This year has had its share of surprises. Brexit and Trump have both caught the world unawares and, although both the Brexit referendum and the US elections were separated by time and place, there is a common theme which provides an explanation for the results; the decline of the middle class.
It has been eight years since the global financial crisis. Economies have been characterised since then by low growth, low inflation, low interest rates and high unemployment. It has been a hard slog for the working class, particularly those in older age brackets who have found it more difficult to get work or who have seen their retirement savings impacted by low investment returns. There is an increasing level of disparity between the rich and the poor, which has led to an angry, disaffected working class looking for a different solution to their economic problems.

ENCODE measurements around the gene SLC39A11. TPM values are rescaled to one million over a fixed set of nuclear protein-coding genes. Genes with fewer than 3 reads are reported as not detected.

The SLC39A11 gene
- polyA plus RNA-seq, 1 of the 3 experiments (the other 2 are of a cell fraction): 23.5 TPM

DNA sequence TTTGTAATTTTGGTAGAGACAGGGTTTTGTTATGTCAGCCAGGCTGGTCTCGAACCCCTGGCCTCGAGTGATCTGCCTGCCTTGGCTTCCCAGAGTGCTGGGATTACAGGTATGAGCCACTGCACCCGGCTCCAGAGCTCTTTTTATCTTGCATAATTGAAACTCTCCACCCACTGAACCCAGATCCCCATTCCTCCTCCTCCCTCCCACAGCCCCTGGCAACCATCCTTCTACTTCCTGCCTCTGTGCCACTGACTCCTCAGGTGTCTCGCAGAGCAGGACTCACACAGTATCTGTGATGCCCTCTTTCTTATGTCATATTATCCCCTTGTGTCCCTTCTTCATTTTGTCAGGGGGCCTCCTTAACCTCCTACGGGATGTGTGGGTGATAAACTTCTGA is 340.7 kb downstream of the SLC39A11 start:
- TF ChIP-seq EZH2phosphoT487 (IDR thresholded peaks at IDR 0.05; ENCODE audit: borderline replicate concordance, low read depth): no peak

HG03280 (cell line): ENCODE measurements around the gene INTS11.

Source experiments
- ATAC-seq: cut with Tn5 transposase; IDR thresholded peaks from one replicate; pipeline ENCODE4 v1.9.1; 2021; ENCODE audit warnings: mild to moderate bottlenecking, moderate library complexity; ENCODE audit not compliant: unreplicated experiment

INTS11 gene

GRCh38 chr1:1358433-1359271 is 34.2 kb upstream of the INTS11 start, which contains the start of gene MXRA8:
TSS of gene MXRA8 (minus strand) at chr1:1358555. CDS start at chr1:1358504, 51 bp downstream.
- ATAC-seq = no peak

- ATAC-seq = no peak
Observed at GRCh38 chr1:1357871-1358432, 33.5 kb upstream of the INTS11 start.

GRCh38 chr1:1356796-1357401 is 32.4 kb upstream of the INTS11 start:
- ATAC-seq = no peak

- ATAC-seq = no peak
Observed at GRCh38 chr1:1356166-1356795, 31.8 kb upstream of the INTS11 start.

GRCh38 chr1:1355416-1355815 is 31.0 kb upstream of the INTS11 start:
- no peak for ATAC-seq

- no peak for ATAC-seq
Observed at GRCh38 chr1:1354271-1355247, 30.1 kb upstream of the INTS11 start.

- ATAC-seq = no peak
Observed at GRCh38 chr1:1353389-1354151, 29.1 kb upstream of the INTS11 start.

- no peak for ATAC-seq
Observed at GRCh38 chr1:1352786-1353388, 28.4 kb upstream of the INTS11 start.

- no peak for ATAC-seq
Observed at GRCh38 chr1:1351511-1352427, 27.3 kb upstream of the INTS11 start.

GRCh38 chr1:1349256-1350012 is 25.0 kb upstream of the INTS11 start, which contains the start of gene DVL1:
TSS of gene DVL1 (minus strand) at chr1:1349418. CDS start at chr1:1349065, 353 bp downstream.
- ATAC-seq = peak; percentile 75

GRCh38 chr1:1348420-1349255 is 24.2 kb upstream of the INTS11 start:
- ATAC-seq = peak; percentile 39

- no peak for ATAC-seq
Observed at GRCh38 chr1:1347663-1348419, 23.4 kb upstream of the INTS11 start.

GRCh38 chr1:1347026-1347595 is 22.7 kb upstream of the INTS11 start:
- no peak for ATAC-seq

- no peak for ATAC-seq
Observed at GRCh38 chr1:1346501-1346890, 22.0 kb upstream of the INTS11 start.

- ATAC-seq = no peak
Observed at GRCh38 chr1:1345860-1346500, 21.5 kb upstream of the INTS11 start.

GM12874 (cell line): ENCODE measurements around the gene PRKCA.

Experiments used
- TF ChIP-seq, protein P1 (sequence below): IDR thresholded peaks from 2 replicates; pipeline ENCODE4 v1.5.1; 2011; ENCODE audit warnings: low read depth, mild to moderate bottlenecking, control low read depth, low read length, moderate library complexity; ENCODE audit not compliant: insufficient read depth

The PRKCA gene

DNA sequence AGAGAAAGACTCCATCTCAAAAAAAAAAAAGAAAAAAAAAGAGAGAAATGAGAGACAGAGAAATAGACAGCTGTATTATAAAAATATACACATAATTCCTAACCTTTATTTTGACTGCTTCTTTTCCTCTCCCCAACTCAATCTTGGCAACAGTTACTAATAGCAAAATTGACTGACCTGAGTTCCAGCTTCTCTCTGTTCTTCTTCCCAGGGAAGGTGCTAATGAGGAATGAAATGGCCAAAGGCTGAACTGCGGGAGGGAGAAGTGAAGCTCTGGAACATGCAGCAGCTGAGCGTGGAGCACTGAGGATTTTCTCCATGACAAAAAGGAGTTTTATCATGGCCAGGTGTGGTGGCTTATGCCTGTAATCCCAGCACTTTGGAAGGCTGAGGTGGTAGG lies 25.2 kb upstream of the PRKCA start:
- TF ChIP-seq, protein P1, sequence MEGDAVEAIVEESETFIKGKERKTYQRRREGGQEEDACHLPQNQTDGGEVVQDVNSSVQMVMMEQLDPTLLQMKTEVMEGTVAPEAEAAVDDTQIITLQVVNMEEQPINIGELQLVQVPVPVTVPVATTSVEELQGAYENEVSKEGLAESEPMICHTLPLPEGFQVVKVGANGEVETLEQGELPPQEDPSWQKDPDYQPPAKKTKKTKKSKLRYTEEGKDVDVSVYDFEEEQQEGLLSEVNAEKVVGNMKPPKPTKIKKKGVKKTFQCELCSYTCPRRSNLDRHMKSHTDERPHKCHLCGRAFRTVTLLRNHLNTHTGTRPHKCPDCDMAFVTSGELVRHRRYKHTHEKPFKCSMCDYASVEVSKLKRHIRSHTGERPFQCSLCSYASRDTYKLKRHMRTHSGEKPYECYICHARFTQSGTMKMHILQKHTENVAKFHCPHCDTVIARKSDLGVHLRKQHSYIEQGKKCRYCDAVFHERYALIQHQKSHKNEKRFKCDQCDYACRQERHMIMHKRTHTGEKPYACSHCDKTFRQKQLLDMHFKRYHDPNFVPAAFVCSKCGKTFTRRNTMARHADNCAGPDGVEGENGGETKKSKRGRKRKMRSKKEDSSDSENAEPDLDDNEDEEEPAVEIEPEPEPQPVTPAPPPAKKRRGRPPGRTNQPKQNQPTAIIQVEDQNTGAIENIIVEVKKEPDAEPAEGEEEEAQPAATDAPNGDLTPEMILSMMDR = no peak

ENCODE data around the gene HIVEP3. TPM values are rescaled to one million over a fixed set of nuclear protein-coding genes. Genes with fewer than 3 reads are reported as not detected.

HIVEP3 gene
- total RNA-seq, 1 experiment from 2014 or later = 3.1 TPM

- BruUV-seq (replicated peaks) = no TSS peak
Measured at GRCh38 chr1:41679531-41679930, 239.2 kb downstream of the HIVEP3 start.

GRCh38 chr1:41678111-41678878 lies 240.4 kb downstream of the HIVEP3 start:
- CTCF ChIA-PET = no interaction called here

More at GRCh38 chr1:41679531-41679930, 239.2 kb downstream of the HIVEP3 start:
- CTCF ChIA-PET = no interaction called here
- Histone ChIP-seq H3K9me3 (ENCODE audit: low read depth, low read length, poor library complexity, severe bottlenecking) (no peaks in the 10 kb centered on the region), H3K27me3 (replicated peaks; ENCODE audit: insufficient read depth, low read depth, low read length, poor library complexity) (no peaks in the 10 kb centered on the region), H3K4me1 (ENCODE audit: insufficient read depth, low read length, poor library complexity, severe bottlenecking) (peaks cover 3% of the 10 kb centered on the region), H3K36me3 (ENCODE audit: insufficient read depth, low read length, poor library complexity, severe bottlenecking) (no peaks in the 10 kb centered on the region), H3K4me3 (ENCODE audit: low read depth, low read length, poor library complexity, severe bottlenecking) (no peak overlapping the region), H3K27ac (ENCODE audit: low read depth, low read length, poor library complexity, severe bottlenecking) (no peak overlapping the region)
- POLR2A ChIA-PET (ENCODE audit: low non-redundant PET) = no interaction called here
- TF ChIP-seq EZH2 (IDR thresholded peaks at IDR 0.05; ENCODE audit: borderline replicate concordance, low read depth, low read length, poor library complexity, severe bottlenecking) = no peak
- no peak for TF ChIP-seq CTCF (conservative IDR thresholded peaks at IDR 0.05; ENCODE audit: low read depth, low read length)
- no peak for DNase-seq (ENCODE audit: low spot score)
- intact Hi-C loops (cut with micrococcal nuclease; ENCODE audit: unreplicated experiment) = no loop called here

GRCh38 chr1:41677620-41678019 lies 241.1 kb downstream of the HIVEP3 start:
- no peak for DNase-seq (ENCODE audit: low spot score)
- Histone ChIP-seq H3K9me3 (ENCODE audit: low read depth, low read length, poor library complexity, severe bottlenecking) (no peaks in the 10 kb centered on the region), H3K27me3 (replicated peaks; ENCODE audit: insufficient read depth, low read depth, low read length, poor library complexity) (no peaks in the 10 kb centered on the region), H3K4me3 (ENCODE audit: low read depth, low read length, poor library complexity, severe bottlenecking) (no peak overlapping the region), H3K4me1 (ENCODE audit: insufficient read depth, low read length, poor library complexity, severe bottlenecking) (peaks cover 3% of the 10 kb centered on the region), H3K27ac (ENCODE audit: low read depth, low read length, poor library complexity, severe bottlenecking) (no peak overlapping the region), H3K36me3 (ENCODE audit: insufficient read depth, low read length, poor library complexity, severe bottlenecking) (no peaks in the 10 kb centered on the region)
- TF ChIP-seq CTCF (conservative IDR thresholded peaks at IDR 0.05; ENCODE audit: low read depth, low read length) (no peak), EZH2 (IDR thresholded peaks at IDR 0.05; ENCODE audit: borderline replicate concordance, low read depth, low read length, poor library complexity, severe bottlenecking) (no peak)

A research report from McKinsey Global Institute, published in July, 2016, called “Poorer than their Parents: Flat or Falling Incomes in Global Economies” found that the trend for stagnating or declining incomes in the middle class is not just occurring in the US – it is a global phenomenon. The report found that as many as 70% of the households in 25 advanced economies saw their earnings drop in the last decade. This compares to just 2% of households who had declining incomes in the previous twelve years. The middle class, who have had the expectation of their fortunes increasing over their lifetimes, have been hugely disappointed; hence their vulnerability to influence by radical politicians touting new solutions. We have seen evidence of this in the UK and the US, and other economies may yet have a similar experience. Increased polarity between rich and poor leads to unrest and pressure for political and economic change.